The issues of climate change and sustainability are urgent and critical concerns of our time. The rise of climate disasters, such as floods, droughts, forest fires, and hurricanes, poses a threat to the survival of humans, animals, and plants. Despite scientists having warned about the impending dangers of high CO2 emissions, particularly from the global North for many years, there has been no political or technical solution in sight.
Engineers are known for being problem-solvers, but what happens when the problem is complex and the consequences of technical interventions are hard to predict? In my paper, I propose measures to sensitize engineers to the complexity of climate change and sustainability. Based on the method of focused ethnography, I draw on Feminist teaching methods, my extensive teaching experience in the field of transdisciplinary gender research in science and technology studies, and my observations during the international “Winter school of ENHANCE on gender and diversity in science, technology and society” at Technische Universität Berlin in 2023.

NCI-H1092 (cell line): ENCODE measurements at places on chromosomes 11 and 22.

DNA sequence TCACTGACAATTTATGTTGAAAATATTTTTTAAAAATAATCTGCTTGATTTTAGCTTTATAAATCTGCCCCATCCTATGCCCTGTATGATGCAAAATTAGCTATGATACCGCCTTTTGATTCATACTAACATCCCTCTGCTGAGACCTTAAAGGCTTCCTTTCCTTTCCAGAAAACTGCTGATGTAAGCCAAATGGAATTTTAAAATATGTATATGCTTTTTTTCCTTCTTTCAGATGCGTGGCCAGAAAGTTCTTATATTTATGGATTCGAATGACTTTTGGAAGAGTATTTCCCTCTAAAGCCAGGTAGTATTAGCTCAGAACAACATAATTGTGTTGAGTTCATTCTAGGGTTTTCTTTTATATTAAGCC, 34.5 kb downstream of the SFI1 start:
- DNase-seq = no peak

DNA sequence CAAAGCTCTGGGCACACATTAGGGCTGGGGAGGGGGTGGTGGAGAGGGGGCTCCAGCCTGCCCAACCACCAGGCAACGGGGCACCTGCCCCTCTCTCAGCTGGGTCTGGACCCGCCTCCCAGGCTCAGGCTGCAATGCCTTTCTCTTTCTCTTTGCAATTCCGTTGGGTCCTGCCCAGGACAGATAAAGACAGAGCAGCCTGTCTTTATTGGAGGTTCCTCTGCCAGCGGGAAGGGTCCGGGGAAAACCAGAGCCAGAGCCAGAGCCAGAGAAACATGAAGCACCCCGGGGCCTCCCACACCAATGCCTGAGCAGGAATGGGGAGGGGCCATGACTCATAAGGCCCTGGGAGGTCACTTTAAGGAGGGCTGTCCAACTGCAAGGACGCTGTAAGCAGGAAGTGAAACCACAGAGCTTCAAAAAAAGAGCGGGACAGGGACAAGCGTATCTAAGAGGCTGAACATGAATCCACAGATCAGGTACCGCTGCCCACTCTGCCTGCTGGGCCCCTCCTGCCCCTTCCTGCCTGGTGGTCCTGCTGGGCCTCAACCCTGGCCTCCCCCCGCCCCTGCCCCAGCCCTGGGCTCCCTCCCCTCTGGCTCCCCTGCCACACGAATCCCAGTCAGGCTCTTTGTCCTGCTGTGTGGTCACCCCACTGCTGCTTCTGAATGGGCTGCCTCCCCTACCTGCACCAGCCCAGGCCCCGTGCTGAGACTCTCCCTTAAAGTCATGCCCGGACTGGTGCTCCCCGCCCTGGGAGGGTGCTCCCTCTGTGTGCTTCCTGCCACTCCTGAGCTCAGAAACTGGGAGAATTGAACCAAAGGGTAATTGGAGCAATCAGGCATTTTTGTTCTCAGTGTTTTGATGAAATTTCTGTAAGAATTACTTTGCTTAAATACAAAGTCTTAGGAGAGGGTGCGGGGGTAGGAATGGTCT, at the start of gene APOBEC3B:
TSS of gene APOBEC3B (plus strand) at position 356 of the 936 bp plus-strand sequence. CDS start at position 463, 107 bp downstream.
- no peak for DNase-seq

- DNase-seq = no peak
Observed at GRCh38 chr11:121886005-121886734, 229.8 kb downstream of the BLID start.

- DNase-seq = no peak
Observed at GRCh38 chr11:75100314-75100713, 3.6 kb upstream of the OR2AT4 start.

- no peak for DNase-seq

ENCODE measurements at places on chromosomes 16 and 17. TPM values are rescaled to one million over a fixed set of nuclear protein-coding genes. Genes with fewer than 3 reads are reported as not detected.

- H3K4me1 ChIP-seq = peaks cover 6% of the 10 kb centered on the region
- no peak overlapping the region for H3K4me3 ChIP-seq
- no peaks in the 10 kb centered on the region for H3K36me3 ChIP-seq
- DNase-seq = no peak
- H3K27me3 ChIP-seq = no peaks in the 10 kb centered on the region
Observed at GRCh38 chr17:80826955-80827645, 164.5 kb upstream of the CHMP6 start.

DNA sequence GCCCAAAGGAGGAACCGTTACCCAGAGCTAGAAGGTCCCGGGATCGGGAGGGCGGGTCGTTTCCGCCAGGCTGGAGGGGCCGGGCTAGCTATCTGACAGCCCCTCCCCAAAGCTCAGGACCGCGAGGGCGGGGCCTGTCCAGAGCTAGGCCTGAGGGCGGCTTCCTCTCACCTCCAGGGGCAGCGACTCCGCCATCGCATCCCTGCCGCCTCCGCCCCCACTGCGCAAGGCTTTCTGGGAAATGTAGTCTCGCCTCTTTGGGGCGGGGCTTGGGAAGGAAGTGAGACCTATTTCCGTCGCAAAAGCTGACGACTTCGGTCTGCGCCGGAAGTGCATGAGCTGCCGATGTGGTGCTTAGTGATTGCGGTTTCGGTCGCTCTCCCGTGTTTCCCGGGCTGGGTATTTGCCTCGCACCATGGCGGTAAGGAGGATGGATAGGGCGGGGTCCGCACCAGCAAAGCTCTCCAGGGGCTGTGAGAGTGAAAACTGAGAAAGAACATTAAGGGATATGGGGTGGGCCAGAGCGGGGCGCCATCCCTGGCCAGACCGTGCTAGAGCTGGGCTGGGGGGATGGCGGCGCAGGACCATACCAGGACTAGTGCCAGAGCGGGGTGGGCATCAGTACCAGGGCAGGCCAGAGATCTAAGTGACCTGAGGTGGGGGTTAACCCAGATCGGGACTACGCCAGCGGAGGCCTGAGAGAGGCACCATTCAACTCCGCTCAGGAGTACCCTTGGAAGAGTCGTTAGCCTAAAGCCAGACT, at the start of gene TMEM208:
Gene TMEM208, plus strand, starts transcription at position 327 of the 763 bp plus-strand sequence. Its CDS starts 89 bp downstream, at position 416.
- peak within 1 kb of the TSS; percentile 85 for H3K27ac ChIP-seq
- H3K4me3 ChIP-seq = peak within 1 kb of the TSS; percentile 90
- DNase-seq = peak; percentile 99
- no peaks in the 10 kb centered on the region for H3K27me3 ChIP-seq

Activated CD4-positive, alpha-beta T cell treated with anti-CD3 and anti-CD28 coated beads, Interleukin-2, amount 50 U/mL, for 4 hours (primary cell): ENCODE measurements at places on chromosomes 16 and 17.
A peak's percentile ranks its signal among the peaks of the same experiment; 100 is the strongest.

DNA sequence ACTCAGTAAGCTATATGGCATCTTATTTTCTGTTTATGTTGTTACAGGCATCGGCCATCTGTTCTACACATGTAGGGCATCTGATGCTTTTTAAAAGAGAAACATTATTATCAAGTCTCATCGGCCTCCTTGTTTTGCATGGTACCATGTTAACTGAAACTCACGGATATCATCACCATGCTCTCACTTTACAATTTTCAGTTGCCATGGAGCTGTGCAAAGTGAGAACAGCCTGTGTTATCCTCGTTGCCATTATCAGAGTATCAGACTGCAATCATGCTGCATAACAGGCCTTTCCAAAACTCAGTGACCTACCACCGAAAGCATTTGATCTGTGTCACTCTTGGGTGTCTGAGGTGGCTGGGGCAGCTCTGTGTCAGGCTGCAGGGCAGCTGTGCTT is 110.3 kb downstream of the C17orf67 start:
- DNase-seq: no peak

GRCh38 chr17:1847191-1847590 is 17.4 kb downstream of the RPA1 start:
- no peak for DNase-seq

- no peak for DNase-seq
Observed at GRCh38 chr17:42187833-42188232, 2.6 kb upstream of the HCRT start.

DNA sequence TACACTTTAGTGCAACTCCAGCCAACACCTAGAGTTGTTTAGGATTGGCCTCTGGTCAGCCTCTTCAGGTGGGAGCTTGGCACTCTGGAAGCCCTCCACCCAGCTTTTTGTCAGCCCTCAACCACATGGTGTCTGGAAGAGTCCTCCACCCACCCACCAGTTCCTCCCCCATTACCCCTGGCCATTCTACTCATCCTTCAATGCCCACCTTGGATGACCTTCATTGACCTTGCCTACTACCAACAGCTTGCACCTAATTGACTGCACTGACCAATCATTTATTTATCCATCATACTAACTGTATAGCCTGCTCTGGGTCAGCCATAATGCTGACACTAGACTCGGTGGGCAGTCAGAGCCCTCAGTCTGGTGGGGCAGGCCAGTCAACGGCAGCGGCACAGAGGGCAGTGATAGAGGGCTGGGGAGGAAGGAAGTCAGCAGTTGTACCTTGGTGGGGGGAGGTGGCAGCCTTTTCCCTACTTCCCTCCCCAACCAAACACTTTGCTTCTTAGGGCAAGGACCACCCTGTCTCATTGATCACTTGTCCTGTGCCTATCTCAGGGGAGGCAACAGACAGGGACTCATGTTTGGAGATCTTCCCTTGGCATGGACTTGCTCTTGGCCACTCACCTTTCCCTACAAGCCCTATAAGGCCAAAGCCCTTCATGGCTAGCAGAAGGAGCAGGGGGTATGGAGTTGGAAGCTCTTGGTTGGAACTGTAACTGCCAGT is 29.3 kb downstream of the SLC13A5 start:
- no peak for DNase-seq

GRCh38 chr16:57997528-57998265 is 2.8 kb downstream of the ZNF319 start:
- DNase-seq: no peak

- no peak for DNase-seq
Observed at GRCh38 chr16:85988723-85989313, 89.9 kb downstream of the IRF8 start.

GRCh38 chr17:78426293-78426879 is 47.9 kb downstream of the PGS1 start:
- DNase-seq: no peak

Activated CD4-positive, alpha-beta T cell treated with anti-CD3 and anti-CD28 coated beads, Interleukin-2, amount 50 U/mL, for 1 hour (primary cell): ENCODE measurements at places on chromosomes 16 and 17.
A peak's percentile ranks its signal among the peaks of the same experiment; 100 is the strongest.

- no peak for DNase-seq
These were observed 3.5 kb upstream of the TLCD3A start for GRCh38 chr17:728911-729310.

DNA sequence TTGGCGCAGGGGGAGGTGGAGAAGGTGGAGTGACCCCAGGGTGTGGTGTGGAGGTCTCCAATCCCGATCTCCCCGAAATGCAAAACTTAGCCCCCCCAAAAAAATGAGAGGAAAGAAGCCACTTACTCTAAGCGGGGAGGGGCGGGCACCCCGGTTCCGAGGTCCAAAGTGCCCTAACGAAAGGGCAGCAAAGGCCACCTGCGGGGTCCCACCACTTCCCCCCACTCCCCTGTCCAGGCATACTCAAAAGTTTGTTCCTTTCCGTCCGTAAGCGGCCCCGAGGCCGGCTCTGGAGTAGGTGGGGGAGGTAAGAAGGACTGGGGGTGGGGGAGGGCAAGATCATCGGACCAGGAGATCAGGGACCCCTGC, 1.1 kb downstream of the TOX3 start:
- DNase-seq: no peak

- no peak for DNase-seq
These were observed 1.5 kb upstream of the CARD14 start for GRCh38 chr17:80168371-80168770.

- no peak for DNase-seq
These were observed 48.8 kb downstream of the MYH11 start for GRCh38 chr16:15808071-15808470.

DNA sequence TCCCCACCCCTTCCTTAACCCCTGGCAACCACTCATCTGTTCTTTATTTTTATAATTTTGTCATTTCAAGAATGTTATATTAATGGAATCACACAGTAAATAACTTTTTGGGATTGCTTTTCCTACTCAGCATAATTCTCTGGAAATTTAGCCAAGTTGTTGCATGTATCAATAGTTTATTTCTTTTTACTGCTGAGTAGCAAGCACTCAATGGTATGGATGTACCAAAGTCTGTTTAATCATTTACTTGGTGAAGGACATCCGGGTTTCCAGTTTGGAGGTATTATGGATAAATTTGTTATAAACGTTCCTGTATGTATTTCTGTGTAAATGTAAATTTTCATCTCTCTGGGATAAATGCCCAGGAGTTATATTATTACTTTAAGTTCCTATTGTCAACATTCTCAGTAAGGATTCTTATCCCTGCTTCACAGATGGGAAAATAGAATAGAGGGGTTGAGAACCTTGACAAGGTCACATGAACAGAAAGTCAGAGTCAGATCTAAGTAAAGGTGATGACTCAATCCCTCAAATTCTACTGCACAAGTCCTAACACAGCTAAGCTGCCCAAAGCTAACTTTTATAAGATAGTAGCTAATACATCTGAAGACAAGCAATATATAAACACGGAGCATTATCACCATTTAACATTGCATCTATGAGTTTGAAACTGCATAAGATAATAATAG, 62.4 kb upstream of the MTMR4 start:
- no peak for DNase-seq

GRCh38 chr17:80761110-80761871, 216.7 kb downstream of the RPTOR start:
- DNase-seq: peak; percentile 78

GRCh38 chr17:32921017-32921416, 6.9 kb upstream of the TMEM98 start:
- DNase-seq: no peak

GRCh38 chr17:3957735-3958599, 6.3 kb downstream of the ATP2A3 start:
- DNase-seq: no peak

The paper concentrates on the content and pedagogical approaches that can be used to convey the complexity of the issue while fostering the development of critically reflective knowledge. By incorporating these measures, engineers can be better equipped to tackle the challenges posed by climate change and sustainability in a more holistic and thoughtful manner.
Dornick, S. (2023). Problems without Solution? Challenges of Climate Change and Sustainability in Engineering Education. European Society for Engineering Education (SEFI). DOI: 10.21427/QVN3-GY33
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